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Senator Fairbairn and public office


 

Liberal Senator Jim Munson defends Joyce Fairbairn.

Munson, the Liberal whip in the Senate, said he has no doubt Fairbairn was able to grasp the content of legislation and understand what she was voting on. He takes issue with the suggestion that the party deliberately kept her working to somehow save her spot in the Senate. “From my perspective, with the Conservative majority, one vote would not make a difference, but Senator Fairbairn’s vote made a difference to me,” Munson said. “She was well briefed, ready to vote, and knew what she was doing.”

Conservative Senator Marjory LeBreton has concerns.

“Any story like this certainly calls into question, in some people’s minds, the whole role of the Senate and it does impact on the Senate. There is no doubt about it,” 72-year-old LeBreton said in an interview Tuesday … “It does present a constitutional dilemma had there been close votes, for instance, so that troubled me and it troubled me that despite a lot of concern expressed by people on our side for Joyce, that we didn’t hear about this till August,” said LeBreton, who expressed her sadness over the situation facing a woman she has known as respected since 1965.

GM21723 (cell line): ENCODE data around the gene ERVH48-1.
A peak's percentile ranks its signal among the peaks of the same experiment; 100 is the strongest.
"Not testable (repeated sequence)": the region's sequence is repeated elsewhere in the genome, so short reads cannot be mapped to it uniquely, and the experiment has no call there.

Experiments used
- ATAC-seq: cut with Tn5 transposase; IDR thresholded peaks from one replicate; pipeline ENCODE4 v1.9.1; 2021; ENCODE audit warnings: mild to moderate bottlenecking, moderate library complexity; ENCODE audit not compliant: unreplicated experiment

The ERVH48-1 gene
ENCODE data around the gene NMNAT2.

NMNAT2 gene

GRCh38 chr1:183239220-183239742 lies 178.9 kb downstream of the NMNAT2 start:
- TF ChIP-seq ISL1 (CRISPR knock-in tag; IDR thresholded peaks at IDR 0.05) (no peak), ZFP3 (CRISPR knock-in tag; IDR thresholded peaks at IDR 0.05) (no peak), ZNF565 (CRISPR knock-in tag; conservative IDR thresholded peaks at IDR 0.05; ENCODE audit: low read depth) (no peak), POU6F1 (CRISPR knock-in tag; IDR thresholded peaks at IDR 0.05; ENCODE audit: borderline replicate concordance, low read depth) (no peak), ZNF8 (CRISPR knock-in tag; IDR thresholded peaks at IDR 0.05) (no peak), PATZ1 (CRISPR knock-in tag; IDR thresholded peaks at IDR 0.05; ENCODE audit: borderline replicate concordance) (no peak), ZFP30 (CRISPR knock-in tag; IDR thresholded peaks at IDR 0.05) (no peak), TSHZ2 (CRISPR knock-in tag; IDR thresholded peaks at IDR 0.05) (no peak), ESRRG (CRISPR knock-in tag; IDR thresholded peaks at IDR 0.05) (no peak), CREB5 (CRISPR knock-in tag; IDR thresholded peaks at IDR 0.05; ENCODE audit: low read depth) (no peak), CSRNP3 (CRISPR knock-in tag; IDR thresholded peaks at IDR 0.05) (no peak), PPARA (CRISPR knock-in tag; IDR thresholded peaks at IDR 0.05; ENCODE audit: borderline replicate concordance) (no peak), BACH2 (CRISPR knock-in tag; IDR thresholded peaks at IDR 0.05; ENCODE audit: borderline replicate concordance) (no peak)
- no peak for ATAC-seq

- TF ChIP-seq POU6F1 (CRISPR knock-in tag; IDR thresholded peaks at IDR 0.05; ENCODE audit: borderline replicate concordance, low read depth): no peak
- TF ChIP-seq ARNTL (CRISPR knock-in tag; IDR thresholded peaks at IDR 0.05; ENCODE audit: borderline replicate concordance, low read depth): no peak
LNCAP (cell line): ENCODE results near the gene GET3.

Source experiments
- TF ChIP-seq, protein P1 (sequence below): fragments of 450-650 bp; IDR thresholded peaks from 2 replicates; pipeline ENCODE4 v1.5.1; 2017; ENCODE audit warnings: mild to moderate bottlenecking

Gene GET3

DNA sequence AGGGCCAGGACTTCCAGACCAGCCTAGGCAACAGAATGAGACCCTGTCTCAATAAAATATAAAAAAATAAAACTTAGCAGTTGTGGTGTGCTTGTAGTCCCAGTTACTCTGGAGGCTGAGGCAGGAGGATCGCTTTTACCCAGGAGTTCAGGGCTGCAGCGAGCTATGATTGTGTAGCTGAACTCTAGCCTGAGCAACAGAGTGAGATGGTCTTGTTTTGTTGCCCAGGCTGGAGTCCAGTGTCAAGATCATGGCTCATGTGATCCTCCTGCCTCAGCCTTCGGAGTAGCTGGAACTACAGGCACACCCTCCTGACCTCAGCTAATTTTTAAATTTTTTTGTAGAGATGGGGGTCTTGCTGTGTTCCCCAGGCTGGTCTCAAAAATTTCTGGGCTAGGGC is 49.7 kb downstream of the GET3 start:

According to the Star, the Liberals say Senator James Cowan, the Liberal leader in the Senate, learned of the declaration of incompetence on August 13. That would be four months after Senator Cowan’s chief of staff signed a document to make himself an agent on Senator Fairbairn’s behalf and six months after Senator Fairbairn’s psychiatrist signed the declaration of incompetence. According to the Star, “Liberal leadership in the Senate had full confidence in Fairbairn throughout the months that she sat in the upper chamber and voted on legislation.”

Whether Senator Fairbairn’s votes could have been pivotal seems besides the point. The first question is this: Should anyone who has been declared incompetent be voting in the Senate or House of Commons? Maybe it’s difficult to answer that question without getting into the specifics of Ms. Fairbairn’s condition at the time, but maybe this is a discussion that has to be had. It’s not a pleasant discussion, but here we are.


 

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